• CB Mike Jenkins, as expected, held out while hoping for a trade. S Matt Johnson remained out because classes are not finished at Eastern Washington. DE Marcus Spears and NT Jay Ratliff were nowhere in sight, reportedly because of lingering neck injuries.
Several players were present but did not take part in drills, or at least not all of them, because of injuries. CB Morris Claiborne remained an interested observer, going through light drills with secondary coach Jerome Henderson but not taking part in seven-on-seven or 11-on-11 drills. RB Felix Jones, LB Alex Albright (shoulder) and LB Kyle Wilber (finger) ran on the side but sat out team drills. DE Tyrone Crawford remained out because of a hamstring he pulled during the team's rookie mini-camp the first week after the NFL Draft. Crawford and DE Sean Lissemore (rib cartilage) did light conditioning work on the side.
OLB DeMarcus Ware has had a sore neck, but took part in Wednesday's drills.
• Four players — WRs Donovan Kemp and Dwayne Harris, S Akwasi Owusu-Ansah and CB Lionel Smith rotated as the return man during kickoff coverage drills. The foursome got through the drill relatively smoothly, which is more than could be said for several players on coverage, like rookie WR Saalim Hakim, who drew a colorful earful from special teams coach Joe DeCamillis, who clearly is in midseason form.
• Some coaches focus solely on how to beat an opponent, but secondary coach Jerome Henderson also teaches how to get a leg up by putting on past the officials. The defensive backs ran a drill in which two DBs would go head-to-head — one simulating a wide receiver — on routes in the red zone, including a mixture of slants, posts and crossing routes. When the players raced across the back of the end zone, Henderson stepped in, showing how to keep the receiver in sight by turning his back completely toward the quarterback … and then showing how a DB could turn and bump the receiver out of the back of the end zone. At that point, if the receiver comes back in and is the first player to touch the ball, a reception wouldn't count and contact with the ball would result in a penalty on the opposing offense.
• During previous stops with the Chicago Bears, Denver Broncos and Kansas City Chiefs, some raised the idea that QB Kyle Orton didn't have ideal arm strength. Maybe he doesn't have a Brett Favre-like cannon, but he has plenty of velocity. He fired countless short and intermediate passes that drilled their intended targets with no arc, and also connected on several passes of 50 or more yards with pinpoint accuracy. At 6-foot-4, Orton is a couple of inches taller than starting QB Tony Romo, and he releases his passes from a higher position. When he hooked up with tall WRs Andre Holmes and Raymond Radway on high passes in the back of the end zone, it was hard to imagine many DBs having a chance to climb the ladder and knock the ball away. Such throws might not always result in touchdowns, but if they're not completed, the ball should sail harmlessly in to the first row of the stands.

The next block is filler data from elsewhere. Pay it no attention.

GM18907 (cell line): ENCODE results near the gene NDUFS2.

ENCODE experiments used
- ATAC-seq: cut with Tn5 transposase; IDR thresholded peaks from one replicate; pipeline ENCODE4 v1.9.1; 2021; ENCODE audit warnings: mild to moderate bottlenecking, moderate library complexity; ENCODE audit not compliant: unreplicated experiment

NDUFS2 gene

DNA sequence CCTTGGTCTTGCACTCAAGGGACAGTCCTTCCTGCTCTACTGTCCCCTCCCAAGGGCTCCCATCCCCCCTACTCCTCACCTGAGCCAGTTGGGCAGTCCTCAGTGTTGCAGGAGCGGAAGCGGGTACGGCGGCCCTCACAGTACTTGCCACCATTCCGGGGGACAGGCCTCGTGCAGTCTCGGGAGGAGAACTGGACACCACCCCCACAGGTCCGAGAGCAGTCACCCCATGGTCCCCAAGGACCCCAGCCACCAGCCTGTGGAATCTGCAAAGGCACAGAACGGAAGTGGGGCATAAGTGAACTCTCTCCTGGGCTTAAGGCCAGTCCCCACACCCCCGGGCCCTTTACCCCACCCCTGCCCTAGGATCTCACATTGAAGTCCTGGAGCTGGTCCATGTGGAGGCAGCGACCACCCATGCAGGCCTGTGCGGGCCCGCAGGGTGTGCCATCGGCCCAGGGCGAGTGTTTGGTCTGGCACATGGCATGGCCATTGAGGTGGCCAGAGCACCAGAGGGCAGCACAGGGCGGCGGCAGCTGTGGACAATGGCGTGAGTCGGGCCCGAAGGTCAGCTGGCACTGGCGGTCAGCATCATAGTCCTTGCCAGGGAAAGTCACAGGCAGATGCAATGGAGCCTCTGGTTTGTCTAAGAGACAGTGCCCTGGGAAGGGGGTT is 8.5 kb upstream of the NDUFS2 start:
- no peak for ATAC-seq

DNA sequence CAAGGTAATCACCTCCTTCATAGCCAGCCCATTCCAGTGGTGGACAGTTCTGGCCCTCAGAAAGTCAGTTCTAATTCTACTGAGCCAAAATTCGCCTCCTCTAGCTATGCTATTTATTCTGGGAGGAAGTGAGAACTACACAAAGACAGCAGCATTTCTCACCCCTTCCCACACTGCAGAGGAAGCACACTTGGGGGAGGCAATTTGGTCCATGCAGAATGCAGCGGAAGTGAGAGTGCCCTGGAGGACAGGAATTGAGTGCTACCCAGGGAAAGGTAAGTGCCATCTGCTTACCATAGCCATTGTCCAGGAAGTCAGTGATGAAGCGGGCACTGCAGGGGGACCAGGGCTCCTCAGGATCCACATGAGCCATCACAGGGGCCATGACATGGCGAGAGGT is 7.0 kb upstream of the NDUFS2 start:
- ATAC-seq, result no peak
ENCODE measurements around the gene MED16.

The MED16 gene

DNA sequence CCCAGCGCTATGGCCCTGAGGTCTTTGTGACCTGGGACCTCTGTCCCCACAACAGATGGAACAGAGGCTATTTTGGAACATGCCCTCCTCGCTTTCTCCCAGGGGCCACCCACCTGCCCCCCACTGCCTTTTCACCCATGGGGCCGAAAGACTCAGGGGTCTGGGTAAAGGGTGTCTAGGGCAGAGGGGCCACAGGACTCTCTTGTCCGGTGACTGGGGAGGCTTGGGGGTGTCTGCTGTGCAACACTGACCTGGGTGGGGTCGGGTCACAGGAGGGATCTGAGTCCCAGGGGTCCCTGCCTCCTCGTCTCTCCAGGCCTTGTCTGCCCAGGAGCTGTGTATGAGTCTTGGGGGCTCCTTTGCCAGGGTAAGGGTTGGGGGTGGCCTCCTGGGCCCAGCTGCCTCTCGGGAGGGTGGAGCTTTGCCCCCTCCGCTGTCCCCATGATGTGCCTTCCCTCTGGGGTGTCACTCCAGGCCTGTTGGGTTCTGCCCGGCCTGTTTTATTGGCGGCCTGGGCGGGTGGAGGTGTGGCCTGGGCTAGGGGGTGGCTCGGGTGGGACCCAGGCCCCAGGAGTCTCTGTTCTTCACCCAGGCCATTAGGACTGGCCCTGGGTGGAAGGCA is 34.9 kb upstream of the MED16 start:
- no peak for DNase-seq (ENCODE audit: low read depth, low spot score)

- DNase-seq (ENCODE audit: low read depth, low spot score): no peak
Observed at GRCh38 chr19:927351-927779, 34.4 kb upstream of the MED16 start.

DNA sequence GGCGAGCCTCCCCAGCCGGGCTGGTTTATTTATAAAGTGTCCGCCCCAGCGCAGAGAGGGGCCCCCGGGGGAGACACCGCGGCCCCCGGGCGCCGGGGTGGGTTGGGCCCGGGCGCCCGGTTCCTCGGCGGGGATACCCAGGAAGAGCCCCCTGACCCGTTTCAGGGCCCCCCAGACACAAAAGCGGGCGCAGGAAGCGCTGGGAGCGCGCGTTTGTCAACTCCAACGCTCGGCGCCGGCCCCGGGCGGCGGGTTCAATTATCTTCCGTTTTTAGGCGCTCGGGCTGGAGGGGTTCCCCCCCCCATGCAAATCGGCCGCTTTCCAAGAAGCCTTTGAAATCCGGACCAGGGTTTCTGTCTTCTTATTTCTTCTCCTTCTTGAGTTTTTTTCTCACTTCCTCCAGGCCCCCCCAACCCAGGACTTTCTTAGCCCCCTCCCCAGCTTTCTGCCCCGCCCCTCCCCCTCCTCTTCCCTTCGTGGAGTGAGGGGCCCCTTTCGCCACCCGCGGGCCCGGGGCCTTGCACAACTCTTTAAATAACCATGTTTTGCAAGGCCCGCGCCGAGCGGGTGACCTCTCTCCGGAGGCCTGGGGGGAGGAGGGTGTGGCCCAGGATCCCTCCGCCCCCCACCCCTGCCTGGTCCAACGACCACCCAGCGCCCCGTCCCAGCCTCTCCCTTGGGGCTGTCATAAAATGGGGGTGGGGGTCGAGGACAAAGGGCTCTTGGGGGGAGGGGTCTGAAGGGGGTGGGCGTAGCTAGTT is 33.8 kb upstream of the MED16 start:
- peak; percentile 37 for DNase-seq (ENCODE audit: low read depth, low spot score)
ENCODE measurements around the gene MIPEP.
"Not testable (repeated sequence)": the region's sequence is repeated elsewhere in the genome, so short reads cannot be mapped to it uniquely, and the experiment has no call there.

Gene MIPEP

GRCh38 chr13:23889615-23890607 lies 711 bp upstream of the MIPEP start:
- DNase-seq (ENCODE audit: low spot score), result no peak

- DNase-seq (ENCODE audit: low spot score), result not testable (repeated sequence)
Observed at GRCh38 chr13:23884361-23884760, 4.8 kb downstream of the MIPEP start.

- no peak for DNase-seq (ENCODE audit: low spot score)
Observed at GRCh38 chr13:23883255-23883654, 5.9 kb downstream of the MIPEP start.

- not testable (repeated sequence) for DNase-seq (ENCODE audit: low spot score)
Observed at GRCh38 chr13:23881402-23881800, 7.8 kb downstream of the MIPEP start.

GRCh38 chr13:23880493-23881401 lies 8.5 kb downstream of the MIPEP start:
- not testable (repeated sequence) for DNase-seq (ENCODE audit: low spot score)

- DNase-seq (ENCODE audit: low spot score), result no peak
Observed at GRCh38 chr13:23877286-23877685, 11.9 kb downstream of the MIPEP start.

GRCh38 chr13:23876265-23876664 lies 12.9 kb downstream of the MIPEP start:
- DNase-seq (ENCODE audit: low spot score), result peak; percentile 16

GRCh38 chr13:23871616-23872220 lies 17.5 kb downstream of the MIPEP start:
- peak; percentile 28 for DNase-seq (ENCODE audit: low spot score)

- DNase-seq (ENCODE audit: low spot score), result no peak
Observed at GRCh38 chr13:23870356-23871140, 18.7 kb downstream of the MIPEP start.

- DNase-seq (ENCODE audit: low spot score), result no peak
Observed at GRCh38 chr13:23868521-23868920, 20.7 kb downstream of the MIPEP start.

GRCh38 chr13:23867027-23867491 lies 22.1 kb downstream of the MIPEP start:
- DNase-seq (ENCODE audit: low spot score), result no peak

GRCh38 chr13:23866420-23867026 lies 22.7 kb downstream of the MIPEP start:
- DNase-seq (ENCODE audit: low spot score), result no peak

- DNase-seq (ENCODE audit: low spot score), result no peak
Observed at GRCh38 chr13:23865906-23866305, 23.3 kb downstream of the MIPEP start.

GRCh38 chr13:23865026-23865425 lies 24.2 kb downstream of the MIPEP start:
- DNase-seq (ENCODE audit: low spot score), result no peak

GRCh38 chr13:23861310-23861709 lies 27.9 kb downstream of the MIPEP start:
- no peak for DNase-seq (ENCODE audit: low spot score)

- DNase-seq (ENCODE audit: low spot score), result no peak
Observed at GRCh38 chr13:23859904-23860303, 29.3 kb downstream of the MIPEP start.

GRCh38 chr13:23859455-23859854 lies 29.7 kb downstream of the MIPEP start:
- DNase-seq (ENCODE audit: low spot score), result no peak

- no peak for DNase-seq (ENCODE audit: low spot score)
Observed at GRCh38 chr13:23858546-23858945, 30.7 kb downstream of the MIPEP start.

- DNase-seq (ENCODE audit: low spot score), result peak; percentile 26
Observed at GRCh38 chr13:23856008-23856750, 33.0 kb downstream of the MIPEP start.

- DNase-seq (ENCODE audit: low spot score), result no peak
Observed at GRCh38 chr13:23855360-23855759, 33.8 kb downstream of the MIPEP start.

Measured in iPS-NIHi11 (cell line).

• RB Phillip Tanner made the practice squad, and ultimately the roster, as an undrafted free agent last year. But despite the departure last year of Tashard Choice, Tanner is not yet assured of a roster spot this year, as he faces a push from rookies Darrell Scott and Lance Dunbar. Tanner looks visibly faster this year, shooting through lanes in the line and twice beating the entire defense to the sideline on sweeps, after which he was able to turn upfield.
• Coaches and teammates might have caught their breath when WR Dez Bryant didn't get up right away after making a sliding catch along the right sideline during team (11-on-11) drills. Bryant walked gingerly back to the huddle after the play after appearing to have landed awkwardly on top of the ball, but was back working with the offense a couple of plays later, apparently no worse for the wear.
• Rookie G Ronald Leary has been a topic of some discussion after owner Jerry Jones identified the free agent from Memphis as one of the young players with a chance to earn a roster spot. Jones takes his share of grief for talent evaluation, but it appears the coaches might agree with him, as Leary is getting more attention in practice, taking some snaps at left guard with the first-team offense and at right guard with the second unit. No, it doesn't mean he'll make the team, but working with the starters certainly doesn't hurt.
• The hit of the day was made less impressive by the fact that teams aren't supposed to hit during OTAs. No, the Cowboys weren't copying the Seattle Seahawks, who lost two June OTAs because they had players engage in live contact. In this case, QB Tony Romo tossed a short pass to RB DeMarco Murray, who headed upfield. Murray planted his foot to spin away from a defender, and in doing so, turned right in to LB Sean Lee, who ran over his teammate. Murray got right up and harbored no grudge against Lee, saying such plays happen because "this is the NFL."
• The catch of the day — or at least the move of the day — was turned in by WR Cole Beasley. On a short route in the red zone, Beasley shot forward out of his position in the slot and froze CB C.J. Wilson with a pair of quick head fakes before making a diving catch just beyond the goal line on a short pass from QB Kyle Orton.
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